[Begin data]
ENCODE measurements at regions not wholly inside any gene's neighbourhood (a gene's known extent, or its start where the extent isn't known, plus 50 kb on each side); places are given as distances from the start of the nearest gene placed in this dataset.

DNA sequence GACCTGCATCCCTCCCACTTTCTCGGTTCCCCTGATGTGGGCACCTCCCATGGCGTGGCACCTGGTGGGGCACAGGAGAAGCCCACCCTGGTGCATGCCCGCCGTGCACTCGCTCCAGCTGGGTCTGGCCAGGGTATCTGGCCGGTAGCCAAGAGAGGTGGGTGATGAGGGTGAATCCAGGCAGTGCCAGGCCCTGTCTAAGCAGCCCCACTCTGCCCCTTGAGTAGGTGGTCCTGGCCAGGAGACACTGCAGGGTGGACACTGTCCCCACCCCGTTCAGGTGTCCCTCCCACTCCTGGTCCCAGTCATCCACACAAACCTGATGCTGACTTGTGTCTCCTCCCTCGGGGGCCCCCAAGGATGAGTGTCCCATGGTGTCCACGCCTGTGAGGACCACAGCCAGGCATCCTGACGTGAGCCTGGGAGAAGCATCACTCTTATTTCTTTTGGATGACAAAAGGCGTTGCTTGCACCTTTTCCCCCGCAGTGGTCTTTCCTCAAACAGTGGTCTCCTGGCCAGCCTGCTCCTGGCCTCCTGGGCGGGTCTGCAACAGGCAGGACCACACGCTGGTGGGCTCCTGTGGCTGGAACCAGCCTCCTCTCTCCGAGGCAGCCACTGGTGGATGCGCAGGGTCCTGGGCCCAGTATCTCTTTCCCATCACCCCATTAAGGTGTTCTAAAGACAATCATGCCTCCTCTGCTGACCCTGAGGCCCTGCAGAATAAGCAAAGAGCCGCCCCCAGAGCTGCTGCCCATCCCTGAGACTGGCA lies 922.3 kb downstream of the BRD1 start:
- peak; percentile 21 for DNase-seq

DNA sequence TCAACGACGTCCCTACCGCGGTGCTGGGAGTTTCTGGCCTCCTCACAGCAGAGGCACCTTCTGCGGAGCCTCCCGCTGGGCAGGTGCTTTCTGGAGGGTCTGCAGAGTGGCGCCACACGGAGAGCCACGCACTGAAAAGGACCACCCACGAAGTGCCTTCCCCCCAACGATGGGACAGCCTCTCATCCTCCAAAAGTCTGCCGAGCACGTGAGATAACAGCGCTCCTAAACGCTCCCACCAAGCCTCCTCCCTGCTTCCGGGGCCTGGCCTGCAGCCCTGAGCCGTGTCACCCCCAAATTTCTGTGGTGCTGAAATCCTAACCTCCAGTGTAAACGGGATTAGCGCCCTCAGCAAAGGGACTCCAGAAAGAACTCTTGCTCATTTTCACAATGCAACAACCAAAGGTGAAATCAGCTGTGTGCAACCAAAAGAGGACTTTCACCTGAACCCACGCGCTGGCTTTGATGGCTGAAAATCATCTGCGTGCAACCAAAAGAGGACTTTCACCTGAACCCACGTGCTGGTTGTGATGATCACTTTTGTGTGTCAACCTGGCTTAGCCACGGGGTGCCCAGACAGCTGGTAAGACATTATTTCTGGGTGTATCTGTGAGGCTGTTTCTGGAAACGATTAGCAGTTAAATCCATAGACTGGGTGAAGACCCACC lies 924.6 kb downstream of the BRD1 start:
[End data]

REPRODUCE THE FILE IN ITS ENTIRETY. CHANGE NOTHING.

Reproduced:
ENCODE measurements at regions not wholly inside any gene's neighbourhood (a gene's known extent, or its start where the extent isn't known, plus 50 kb on each side); places are given as distances from the start of the nearest gene placed in this dataset.

DNA sequence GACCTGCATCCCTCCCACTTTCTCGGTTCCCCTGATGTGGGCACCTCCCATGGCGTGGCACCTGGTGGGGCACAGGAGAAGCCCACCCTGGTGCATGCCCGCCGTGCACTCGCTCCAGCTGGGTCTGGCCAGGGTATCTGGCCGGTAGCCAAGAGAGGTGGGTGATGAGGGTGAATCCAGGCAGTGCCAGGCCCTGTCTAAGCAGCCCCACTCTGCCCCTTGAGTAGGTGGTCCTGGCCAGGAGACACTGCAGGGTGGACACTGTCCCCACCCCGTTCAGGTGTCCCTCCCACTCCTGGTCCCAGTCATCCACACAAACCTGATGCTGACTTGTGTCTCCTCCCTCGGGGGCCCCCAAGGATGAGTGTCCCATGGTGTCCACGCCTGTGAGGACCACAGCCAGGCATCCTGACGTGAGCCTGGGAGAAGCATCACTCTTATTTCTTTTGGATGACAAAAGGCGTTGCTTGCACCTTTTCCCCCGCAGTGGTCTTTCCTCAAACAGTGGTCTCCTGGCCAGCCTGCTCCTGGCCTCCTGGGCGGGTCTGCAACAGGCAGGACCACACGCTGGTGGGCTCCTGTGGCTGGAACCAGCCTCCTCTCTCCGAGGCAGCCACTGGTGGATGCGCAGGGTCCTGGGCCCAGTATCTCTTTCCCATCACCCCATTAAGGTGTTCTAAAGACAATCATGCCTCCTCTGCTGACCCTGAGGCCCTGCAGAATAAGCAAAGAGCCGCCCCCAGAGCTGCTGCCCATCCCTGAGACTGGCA lies 922.3 kb downstream of the BRD1 start:
- peak; percentile 21 for DNase-seq

DNA sequence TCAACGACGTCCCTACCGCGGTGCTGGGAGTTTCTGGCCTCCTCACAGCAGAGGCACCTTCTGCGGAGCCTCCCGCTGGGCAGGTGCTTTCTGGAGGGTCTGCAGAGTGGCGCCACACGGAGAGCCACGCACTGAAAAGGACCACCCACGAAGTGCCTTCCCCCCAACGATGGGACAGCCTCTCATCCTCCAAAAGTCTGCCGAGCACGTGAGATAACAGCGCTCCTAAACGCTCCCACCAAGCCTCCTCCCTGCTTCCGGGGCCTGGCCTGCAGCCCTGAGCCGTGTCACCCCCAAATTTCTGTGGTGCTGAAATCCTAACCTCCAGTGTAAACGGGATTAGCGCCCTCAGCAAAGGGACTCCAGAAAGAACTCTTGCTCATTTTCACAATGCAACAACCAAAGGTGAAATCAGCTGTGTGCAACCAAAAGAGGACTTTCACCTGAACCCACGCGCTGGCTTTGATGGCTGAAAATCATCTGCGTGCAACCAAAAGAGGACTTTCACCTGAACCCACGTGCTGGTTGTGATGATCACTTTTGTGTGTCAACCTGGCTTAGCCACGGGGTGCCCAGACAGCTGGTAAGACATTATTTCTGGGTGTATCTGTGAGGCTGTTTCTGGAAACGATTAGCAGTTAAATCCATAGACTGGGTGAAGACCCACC lies 924.6 kb downstream of the BRD1 start: